Documentum and Alfresco Migrations – Why the Migration Tool is Only Part of the Equation

As the developers of OpenMigrate, we are always amazed by how often a new tool is unveiled that claims to make migrations considerably easier.  While we love what we have done with OpenMigrate, we also typically have to educate clients that a migration tool, just like other tools, is only part of the effort.  This post will touch on all of the other requirements of a migration effort beyond just moving documents from point A to point B quickly.

Why you shoudn’t automatically buy into the “Better Mousetrap” Migration Tool

All too often we hear about a new migration tool that can rapidly migrate content to Documentum/Alfresco at unheard of rates of speed to dramatically reduce the cost and effort of upgrades and migration.  This was true in regards to EMC World when Documentum unveiled their own migration tool, EMA.   As mentioned then, EMA can migrate content at 1.2 million documents per hour by skipping the Documentum API/functions and interacting directly with the database.  While there are some potential benefits of this approach in regards to speed, we had the following concerns and thoughts regarding this  approach:

  • Ability to repeat the process for ongoing migration needs
  • Ability to apply business logic throughout the migration process
  • Incorrect assumption that all migrations are the same
  • Ability to address documents/data that failed to migrate
  • Ability to repeat the process for different data sources and business cases

Migration consultants spend most of their time understanding the current data and migration requirements and setting up the migration—defining transformations, locating exceptions, modifying migrations to handle exceptions, etc.  Faster migration time is always nice, but the time spent executing the migration is often a small fraction of the overall project.  Typically consultants not only review migrated data from the back end (typically the way technical IT folks want to verify a migration) but also review migrated data and content using the front end user interface (Webtop, HPI, D2, etc.) in the source and target system. Migration and transformation requirements are often missed when only reviewing the migrated data and content from the back end. The EMA solution is so focused on moving back-end database rows, we would recommend our clients confirm there is a detailed review of the migration results from the front end interface.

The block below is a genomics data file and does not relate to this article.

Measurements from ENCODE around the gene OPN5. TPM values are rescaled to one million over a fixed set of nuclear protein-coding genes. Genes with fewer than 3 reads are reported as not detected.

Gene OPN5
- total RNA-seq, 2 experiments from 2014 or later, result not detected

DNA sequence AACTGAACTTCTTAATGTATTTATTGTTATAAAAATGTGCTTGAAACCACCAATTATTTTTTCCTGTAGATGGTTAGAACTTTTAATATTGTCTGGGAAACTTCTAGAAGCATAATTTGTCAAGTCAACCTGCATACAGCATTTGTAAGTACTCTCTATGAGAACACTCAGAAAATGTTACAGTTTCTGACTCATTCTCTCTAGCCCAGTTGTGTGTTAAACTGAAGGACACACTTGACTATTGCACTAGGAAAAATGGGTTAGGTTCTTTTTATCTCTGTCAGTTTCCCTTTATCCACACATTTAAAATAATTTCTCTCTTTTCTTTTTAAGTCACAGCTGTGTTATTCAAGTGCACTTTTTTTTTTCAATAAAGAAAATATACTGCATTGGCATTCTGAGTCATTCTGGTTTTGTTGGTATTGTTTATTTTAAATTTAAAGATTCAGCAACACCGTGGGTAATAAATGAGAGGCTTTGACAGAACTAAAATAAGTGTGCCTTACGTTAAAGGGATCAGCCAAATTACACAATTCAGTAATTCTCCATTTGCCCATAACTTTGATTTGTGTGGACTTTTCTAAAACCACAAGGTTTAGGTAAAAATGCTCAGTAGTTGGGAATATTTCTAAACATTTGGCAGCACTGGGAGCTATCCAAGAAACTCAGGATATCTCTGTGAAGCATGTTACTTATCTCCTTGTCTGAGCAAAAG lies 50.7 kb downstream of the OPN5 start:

Why migrations are about more than the Migration Tool

As we stated earlier, migrations encompass much more than simply moving content and metadata from one system to another.  Listed below are common tasks that we often perform for our clients during migration efforts:

  • Gather migration requirements
    • Analyze business processes
    • Determine migration scope and details
    • Determine metadata mappings and transformations
  • Setup target system environments
    • Define new document needs
    • Define new interfaces
    • Define security model
    • Cleanup/review taxonomy
    • Cleanup/review object model
    • Cleanup/revise specific content and metadata issues and anomalies
  • Execute production migrations
  • Perform metadata and content verification
    • Verify content and renditions
    • Verify metadata mappings and transformations
  • Execute delta migrations
    • Execute planned delta migrations
    • Address initial errors

Summary

A migration effort should be a chance for a fresh start.  As CMS systems are used, they often experience “uncontrolled” growth.  Migrating to a new system or infrastructure offers the opportunity to clean up the system—separate or combine repositories, update object models, taxonomy and security, and review data anomalies.  While migration execution speed is of course an important aspect of migration efforts, it’s important to also look at the big picture and not overlook opportunities to improve a system rather than rush through the migration itself.

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